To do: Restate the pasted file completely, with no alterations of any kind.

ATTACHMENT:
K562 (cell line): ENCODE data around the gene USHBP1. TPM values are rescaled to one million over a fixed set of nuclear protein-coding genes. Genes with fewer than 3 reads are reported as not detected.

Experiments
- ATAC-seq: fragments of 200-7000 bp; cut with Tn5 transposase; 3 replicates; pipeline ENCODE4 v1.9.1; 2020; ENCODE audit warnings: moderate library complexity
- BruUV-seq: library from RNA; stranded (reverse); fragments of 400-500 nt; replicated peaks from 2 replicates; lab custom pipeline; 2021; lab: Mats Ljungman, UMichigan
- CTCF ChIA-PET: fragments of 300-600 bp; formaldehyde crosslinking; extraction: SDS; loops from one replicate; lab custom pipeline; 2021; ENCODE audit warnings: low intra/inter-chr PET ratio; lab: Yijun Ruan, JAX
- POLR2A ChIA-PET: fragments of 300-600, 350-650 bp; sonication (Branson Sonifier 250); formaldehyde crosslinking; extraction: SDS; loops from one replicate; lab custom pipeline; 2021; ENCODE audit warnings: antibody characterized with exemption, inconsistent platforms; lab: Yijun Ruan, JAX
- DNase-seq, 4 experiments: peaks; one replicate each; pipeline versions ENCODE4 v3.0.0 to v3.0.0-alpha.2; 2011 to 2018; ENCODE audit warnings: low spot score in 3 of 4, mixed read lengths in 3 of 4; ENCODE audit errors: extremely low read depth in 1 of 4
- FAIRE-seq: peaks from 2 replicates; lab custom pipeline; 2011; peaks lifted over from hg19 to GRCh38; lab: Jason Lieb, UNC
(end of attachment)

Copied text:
K562 (cell line): ENCODE data around the gene USHBP1. TPM values are rescaled to one million over a fixed set of nuclear protein-coding genes. Genes with fewer than 3 reads are reported as not detected.

Experiments
- ATAC-seq: fragments of 200-7000 bp; cut with Tn5 transposase; 3 replicates; pipeline ENCODE4 v1.9.1; 2020; ENCODE audit warnings: moderate library complexity
- BruUV-seq: library from RNA; stranded (reverse); fragments of 400-500 nt; replicated peaks from 2 replicates; lab custom pipeline; 2021; lab: Mats Ljungman, UMichigan
- CTCF ChIA-PET: fragments of 300-600 bp; formaldehyde crosslinking; extraction: SDS; loops from one replicate; lab custom pipeline; 2021; ENCODE audit warnings: low intra/inter-chr PET ratio; lab: Yijun Ruan, JAX
- POLR2A ChIA-PET: fragments of 300-600, 350-650 bp; sonication (Branson Sonifier 250); formaldehyde crosslinking; extraction: SDS; loops from one replicate; lab custom pipeline; 2021; ENCODE audit warnings: antibody characterized with exemption, inconsistent platforms; lab: Yijun Ruan, JAX
- DNase-seq, 4 experiments: peaks; one replicate each; pipeline versions ENCODE4 v3.0.0 to v3.0.0-alpha.2; 2011 to 2018; ENCODE audit warnings: low spot score in 3 of 4, mixed read lengths in 3 of 4; ENCODE audit errors: extremely low read depth in 1 of 4
- FAIRE-seq: peaks from 2 replicates; lab custom pipeline; 2011; peaks lifted over from hg19 to GRCh38; lab: Jason Lieb, UNC